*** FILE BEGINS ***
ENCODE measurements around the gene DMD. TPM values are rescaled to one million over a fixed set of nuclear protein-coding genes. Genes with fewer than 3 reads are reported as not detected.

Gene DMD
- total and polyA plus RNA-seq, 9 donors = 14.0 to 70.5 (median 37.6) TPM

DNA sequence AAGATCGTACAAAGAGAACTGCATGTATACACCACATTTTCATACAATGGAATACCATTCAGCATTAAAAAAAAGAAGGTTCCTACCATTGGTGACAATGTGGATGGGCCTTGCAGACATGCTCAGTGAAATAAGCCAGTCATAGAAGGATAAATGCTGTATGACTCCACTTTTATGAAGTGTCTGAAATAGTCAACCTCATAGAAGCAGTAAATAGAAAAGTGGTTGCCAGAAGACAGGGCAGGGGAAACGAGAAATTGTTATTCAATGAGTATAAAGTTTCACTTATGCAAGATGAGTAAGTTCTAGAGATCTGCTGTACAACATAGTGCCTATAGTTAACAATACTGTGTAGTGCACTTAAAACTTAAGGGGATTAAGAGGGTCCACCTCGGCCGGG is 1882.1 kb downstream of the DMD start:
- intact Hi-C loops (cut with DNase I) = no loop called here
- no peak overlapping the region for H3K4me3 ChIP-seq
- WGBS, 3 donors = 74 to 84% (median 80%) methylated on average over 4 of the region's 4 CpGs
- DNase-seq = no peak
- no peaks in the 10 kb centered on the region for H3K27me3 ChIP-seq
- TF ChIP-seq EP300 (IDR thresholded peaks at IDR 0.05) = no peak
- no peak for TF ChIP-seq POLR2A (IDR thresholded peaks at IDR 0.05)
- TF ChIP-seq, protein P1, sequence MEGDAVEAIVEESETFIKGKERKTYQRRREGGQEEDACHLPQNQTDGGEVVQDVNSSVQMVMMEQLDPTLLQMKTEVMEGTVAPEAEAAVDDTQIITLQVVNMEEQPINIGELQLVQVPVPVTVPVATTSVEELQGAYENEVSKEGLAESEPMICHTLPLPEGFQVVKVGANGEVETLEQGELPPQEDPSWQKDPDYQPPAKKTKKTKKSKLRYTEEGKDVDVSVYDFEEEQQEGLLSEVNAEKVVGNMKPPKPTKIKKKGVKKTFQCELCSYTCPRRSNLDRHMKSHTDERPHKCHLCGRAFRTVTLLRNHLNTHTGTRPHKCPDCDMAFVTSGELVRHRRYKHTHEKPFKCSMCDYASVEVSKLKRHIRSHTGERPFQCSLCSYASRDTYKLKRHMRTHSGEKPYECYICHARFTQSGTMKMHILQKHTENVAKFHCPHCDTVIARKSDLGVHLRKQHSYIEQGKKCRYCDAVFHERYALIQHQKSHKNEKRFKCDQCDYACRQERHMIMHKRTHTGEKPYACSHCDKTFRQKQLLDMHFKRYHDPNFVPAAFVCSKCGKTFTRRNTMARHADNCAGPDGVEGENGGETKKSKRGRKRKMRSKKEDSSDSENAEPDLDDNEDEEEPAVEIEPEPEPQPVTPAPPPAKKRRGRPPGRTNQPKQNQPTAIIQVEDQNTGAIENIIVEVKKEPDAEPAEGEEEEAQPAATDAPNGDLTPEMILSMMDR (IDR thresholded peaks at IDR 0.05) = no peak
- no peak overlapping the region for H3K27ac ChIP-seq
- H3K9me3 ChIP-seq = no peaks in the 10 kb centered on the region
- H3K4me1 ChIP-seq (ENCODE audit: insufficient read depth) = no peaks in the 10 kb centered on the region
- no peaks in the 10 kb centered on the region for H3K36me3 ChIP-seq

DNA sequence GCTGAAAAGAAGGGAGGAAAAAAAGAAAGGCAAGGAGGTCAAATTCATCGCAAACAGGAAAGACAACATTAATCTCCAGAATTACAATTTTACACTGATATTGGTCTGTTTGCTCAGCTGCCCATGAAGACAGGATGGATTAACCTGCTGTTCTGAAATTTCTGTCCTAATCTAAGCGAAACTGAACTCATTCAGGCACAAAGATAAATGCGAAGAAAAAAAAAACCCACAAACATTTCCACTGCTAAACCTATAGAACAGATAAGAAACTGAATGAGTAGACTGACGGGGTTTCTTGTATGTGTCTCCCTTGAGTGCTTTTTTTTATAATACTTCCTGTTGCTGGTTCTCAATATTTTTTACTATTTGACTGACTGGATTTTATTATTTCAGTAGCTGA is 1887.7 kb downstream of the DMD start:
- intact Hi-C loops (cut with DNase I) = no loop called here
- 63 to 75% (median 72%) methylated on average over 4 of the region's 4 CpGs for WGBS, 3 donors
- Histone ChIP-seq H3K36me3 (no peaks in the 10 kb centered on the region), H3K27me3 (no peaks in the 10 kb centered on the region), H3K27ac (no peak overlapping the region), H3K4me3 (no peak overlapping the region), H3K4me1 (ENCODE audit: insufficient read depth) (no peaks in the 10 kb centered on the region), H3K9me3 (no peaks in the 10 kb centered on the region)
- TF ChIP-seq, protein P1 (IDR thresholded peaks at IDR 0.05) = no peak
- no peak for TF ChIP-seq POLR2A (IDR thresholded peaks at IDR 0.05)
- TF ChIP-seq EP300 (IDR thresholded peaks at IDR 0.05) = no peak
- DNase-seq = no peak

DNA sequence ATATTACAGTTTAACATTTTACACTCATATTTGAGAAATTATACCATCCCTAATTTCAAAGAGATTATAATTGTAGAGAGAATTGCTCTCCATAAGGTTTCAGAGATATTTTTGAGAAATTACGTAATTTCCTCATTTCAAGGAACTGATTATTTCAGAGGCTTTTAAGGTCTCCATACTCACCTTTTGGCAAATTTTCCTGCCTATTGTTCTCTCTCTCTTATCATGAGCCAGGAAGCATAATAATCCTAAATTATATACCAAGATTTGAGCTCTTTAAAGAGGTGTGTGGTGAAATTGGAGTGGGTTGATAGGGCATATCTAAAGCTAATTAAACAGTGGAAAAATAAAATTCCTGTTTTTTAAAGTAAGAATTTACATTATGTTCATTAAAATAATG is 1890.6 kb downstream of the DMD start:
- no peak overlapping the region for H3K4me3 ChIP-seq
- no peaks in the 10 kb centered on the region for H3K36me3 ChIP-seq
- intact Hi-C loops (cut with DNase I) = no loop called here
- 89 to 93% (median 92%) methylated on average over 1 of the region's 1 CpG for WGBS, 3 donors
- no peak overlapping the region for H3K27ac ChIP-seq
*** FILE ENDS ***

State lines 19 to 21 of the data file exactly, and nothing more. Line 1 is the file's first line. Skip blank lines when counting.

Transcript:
- 63 to 75% (median 72%) methylated on average over 4 of the region's 4 CpGs for WGBS, 3 donors
- Histone ChIP-seq H3K36me3 (no peaks in the 10 kb centered on the region), H3K27me3 (no peaks in the 10 kb centered on the region), H3K27ac (no peak overlapping the region), H3K4me3 (no peak overlapping the region), H3K4me1 (ENCODE audit: insufficient read depth) (no peaks in the 10 kb centered on the region), H3K9me3 (no peaks in the 10 kb centered on the region)
- TF ChIP-seq, protein P1 (IDR thresholded peaks at IDR 0.05) = no peak